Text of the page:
He made the same stipulation when V For Vendetta went into production: David Lloyd, who drew the V For Vendetta strips, was to receive all of Moore's payment and credit. "Then I got a phonecall from one of the Wachowski brothers - either Curly or Moe - and he was saying that he was a huge fan of my work, and that he was doing this V For Vendetta film, at which point I interjected that he shouldn't take this personally, but I didn't wish to be associated with it. And he was asking if he could meet me, and I was saying, 'I'm just very busy at the moment,' trying as politely as possible to disengage and get back to my work. Eventually he morosely rang off. Then the next thing I heard was that there had been a press release from Warner, in which the film's producer, Joel Silver, said that I was really, really excited about this film, and that I was going to be meeting with the Wachowski brothers real soon so we could all enthuse about this exciting new cinematic possibility. Given that I'd already done interviews where I'd stated clearly that I was having nothing to do with this film, that kind of made me look like a liar."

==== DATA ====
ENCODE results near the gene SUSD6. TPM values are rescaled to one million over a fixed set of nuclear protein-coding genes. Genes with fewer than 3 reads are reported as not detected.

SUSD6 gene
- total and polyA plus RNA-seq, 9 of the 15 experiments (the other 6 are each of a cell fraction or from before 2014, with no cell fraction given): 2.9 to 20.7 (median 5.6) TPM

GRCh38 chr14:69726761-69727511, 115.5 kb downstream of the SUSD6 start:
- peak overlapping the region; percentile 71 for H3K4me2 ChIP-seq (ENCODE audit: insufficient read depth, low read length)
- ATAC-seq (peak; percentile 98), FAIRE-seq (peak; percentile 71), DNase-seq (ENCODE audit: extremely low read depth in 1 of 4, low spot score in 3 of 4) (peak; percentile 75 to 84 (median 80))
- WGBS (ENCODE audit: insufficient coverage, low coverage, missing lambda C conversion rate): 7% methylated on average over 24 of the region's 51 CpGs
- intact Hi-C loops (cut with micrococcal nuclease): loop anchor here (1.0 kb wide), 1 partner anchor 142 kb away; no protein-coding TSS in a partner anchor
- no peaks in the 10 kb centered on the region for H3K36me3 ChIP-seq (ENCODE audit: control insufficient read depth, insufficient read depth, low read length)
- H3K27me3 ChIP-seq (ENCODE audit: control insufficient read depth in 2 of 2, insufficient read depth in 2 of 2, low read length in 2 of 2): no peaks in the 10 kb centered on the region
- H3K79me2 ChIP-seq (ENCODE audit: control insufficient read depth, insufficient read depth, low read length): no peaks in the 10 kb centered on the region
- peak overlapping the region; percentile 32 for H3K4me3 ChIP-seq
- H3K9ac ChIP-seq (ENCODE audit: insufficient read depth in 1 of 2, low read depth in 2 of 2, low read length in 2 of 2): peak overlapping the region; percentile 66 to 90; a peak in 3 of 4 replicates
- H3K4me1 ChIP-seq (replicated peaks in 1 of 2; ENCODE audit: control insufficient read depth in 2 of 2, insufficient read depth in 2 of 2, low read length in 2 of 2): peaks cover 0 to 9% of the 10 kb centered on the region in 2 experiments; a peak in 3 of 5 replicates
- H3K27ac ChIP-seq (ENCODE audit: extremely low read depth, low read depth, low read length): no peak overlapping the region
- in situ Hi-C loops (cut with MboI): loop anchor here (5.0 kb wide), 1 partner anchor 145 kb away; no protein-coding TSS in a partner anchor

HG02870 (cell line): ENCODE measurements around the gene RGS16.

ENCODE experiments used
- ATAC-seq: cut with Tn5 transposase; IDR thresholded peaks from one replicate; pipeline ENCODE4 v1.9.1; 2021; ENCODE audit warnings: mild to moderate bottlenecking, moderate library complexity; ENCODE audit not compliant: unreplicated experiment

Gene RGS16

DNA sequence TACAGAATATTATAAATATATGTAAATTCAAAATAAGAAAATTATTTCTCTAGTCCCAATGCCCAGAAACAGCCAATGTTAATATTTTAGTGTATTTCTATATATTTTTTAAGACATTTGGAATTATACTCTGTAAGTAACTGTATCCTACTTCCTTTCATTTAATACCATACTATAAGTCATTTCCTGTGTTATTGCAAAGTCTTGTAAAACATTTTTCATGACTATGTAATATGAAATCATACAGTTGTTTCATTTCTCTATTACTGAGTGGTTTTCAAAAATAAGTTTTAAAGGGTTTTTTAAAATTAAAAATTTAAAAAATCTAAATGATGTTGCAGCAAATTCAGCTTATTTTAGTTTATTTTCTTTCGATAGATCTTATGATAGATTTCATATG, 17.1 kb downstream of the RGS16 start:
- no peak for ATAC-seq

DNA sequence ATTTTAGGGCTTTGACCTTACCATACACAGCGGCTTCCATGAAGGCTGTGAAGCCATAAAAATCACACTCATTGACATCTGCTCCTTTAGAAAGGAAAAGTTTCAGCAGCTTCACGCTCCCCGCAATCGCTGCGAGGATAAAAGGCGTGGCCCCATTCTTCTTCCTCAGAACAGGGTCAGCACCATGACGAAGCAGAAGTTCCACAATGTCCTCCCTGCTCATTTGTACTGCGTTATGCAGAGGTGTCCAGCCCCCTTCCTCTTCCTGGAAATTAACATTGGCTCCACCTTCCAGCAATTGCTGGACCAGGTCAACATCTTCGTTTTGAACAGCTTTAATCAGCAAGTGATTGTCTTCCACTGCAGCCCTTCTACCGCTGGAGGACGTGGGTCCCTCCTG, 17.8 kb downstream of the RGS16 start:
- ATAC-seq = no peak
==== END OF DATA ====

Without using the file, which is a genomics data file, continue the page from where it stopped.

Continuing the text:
Moore is still waiting for the "simple retraction, apology and clarification" he requested, but he has won a kind of victory: he is no longer credited onscreen or on the posters of V For Vendetta. A greater victory, though, is that his protracted wranglings with Warner haven't distracted him from work on his second prose novel, Jerusalem. "It's gonna be immensely long-winded," he says, with some relish: 750 pages, all about the working-class estate where he grew up.